Drill Soil Nails permit long-term Slope Stabilization
The project is a new hydroelectric facility under construction on the Sainte-Anne du Nord River in the community of Saint-Joachim, Quebec, in southeastern Canada.
The run-of-river facility is being built next to the 60m high Sainte-Anne Waterfalls and will have a nominal capacity of 23.2MW after its completion, scheduled for November 2016. The facility will produce an average of 82,400MWh of renewable energy per year, which is equivalent to the needs of 4,800 local households.
The project involved extensive slope stabilization to ensure a reliable access to the powerhouse site. Due to challenging access constraints and the need to prevent any visual impact on the popular tourist attraction of Sainte-Anne Falls, the decision was made to construct three permanent retaining walls.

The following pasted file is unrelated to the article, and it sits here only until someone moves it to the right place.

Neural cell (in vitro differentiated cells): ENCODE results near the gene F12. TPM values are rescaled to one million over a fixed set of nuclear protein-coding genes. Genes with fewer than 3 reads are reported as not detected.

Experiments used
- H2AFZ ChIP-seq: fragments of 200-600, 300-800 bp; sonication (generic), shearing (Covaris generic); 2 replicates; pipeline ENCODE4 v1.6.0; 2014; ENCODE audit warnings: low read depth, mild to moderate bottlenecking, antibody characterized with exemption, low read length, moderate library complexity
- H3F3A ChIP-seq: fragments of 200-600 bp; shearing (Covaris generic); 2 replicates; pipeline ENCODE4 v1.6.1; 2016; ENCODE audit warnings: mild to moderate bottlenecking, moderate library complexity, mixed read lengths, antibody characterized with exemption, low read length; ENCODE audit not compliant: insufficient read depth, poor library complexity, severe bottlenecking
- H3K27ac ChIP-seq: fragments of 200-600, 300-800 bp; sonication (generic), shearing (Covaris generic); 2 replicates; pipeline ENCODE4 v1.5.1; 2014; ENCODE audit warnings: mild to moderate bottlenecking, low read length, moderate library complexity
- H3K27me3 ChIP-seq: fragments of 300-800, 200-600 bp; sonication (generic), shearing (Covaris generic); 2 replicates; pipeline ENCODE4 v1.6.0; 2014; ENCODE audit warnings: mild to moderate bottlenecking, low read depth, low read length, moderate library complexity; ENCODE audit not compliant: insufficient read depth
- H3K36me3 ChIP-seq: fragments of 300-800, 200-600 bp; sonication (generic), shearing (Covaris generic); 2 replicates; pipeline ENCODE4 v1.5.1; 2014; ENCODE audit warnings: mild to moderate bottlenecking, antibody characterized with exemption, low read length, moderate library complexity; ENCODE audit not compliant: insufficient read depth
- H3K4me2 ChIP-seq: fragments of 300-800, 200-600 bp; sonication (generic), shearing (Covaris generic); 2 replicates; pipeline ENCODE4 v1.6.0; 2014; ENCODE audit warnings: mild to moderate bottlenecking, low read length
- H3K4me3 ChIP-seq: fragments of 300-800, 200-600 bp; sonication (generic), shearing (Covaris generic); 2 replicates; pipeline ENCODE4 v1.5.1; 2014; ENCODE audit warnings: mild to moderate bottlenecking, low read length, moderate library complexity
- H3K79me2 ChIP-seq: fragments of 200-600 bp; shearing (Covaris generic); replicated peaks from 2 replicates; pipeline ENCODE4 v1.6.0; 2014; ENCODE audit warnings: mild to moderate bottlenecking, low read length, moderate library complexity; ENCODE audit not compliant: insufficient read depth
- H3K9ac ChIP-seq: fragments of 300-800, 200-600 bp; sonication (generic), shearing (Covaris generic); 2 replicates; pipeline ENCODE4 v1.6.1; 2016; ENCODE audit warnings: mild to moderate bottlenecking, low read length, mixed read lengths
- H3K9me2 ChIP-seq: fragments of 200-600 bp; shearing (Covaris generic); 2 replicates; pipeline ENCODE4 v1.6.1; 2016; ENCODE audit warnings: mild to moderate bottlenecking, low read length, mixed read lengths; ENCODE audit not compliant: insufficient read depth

The main retaining wall crosses the Cap Tourmente fault line, where challenging ground conditions were anticipated and effectively encountered. These included very steep natural terrain slopes, extremely dense soil in the lower sections of the wall and the presence of large boulders.
For the retaining walls, DYWIDAG supplied a total of 1,671 permanent Dywi Drill Hollow Bar Anchors that were used as soil nails. The highest sections of the soil nail walls are 20m high and had to be stabilized by up to 11 rows of up to 18m long soil nails. The Dywi Drill Hollow Bar Systems were supplied with carbide drill bits in diameters of R32N, R32S, R38N, R51L, T40 and R51N.
All hardware was galvanized for long-term corrosion resistance. Following soil nail installation, a permanent concrete facing was applied on top of the shotcrete retaining walls to guarantee a minimum service life of 75 years.